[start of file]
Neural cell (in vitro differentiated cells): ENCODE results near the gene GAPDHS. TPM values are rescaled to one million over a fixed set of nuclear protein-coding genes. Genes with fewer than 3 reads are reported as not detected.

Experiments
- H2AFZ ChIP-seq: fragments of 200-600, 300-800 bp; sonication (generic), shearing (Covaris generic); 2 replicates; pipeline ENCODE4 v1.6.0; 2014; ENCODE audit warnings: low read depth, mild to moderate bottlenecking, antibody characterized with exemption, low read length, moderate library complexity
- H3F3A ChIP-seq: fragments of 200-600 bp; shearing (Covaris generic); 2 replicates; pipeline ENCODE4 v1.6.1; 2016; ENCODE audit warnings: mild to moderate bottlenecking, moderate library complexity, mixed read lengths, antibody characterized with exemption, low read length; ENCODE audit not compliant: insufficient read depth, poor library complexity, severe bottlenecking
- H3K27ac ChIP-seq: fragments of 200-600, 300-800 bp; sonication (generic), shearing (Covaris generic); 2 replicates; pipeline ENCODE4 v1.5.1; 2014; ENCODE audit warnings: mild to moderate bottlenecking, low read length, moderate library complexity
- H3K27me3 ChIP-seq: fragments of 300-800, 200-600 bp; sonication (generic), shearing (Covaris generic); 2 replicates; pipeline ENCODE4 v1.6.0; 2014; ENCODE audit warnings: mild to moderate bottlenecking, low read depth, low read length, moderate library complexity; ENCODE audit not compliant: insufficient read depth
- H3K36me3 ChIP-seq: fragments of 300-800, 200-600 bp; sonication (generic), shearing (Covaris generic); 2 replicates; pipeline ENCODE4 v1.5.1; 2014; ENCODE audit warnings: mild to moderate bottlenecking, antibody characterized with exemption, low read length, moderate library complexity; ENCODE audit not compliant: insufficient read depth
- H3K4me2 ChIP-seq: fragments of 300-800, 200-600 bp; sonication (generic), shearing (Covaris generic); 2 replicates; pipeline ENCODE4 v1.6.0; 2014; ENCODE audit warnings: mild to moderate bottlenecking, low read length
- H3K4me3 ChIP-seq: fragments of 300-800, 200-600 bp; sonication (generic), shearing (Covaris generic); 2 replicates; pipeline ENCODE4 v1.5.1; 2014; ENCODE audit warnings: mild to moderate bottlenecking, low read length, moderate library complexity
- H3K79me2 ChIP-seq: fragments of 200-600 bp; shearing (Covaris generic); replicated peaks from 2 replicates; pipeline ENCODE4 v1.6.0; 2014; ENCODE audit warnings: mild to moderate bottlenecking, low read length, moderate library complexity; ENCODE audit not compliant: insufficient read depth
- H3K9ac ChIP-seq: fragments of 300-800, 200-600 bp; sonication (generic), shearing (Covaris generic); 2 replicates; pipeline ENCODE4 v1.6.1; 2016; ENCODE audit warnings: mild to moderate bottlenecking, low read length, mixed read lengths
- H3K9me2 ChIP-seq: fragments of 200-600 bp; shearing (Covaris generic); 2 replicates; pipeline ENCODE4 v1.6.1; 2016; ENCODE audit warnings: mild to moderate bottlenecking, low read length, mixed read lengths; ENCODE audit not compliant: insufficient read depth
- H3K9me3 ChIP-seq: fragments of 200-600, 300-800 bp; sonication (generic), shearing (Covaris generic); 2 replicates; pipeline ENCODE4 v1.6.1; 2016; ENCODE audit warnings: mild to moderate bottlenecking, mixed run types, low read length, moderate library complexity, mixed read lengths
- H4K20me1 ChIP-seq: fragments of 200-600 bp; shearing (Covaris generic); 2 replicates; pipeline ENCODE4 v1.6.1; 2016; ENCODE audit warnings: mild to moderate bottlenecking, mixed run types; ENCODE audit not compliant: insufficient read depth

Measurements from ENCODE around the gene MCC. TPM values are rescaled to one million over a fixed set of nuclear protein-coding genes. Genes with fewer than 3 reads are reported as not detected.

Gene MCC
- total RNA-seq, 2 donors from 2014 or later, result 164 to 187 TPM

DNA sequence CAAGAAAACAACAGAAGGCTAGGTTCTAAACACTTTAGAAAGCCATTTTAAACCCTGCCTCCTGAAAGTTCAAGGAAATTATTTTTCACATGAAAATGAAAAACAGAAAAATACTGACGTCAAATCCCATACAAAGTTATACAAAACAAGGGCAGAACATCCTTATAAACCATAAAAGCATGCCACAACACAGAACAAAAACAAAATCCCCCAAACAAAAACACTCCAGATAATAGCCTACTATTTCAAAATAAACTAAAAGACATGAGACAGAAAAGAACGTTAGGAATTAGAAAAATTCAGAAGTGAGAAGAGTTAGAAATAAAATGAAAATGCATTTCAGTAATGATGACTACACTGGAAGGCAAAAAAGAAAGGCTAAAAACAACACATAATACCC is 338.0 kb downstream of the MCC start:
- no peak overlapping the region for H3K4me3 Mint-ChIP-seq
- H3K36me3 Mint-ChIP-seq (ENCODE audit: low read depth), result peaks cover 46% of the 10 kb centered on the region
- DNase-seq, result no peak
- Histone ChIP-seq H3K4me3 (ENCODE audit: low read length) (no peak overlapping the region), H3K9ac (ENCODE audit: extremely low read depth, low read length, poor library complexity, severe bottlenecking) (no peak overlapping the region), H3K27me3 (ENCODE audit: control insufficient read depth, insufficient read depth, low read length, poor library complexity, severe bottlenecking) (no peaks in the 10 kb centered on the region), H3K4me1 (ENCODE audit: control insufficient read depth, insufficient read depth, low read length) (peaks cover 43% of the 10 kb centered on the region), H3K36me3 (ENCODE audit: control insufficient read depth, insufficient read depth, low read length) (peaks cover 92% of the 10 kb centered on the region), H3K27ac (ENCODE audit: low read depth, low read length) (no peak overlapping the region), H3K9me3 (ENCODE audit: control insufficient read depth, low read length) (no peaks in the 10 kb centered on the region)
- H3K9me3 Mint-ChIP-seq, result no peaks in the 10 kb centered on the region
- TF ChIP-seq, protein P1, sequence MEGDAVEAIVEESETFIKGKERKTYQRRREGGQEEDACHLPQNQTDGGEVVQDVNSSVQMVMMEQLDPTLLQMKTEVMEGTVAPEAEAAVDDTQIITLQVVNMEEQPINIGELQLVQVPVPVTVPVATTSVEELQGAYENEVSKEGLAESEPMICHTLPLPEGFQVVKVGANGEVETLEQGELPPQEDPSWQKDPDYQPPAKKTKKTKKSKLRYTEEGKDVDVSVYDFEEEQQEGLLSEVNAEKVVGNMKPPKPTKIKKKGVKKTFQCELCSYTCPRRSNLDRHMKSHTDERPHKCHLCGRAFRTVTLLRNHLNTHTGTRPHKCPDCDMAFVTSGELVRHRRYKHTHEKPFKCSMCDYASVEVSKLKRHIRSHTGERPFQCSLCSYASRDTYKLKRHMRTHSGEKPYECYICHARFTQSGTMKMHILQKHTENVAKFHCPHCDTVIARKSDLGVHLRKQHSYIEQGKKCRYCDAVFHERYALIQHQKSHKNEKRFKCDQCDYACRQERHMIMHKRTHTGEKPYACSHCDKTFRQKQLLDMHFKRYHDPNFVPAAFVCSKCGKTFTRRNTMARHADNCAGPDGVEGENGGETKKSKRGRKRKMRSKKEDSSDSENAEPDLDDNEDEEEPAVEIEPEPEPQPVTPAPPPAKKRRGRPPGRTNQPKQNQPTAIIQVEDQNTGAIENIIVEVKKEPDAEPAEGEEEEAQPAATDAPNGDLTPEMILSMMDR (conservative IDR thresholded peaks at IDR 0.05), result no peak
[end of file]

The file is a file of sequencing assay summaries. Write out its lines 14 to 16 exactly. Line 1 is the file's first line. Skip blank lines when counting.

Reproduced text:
- H4K20me1 ChIP-seq: fragments of 200-600 bp; shearing (Covaris generic); 2 replicates; pipeline ENCODE4 v1.6.1; 2016; ENCODE audit warnings: mild to moderate bottlenecking, mixed run types; ENCODE audit not compliant: insufficient read depth

Measurements from ENCODE around the gene MCC. TPM values are rescaled to one million over a fixed set of nuclear protein-coding genes. Genes with fewer than 3 reads are reported as not detected.

Gene MCC